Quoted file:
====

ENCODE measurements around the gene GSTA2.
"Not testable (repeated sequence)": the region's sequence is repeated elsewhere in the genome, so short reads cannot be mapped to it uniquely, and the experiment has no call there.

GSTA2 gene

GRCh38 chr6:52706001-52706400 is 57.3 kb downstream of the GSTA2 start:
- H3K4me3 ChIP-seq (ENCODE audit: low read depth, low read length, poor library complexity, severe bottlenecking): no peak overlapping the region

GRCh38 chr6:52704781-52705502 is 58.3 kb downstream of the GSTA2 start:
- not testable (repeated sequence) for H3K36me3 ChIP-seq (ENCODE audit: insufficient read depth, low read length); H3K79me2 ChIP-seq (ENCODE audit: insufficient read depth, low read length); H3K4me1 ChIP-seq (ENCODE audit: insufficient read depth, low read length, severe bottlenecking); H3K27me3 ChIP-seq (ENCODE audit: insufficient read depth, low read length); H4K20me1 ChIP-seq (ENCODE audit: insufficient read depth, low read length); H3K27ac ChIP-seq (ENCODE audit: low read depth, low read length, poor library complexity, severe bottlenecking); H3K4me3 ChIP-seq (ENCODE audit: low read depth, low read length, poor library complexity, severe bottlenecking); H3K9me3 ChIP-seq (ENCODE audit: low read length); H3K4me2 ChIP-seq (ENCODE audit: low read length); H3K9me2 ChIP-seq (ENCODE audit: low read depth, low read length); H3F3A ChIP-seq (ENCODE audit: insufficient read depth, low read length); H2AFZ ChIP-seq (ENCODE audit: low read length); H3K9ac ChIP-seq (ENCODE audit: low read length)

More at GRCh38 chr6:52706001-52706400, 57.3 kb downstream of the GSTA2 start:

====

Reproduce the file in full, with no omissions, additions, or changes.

ENCODE measurements around the gene GSTA2.
"Not testable (repeated sequence)": the region's sequence is repeated elsewhere in the genome, so short reads cannot be mapped to it uniquely, and the experiment has no call there.

GSTA2 gene

GRCh38 chr6:52706001-52706400 is 57.3 kb downstream of the GSTA2 start:
- H3K4me3 ChIP-seq (ENCODE audit: low read depth, low read length, poor library complexity, severe bottlenecking): no peak overlapping the region

GRCh38 chr6:52704781-52705502 is 58.3 kb downstream of the GSTA2 start:
- not testable (repeated sequence) for H3K36me3 ChIP-seq (ENCODE audit: insufficient read depth, low read length); H3K79me2 ChIP-seq (ENCODE audit: insufficient read depth, low read length); H3K4me1 ChIP-seq (ENCODE audit: insufficient read depth, low read length, severe bottlenecking); H3K27me3 ChIP-seq (ENCODE audit: insufficient read depth, low read length); H4K20me1 ChIP-seq (ENCODE audit: insufficient read depth, low read length); H3K27ac ChIP-seq (ENCODE audit: low read depth, low read length, poor library complexity, severe bottlenecking); H3K4me3 ChIP-seq (ENCODE audit: low read depth, low read length, poor library complexity, severe bottlenecking); H3K9me3 ChIP-seq (ENCODE audit: low read length); H3K4me2 ChIP-seq (ENCODE audit: low read length); H3K9me2 ChIP-seq (ENCODE audit: low read depth, low read length); H3F3A ChIP-seq (ENCODE audit: insufficient read depth, low read length); H2AFZ ChIP-seq (ENCODE audit: low read length); H3K9ac ChIP-seq (ENCODE audit: low read length)

More at GRCh38 chr6:52706001-52706400, 57.3 kb downstream of the GSTA2 start: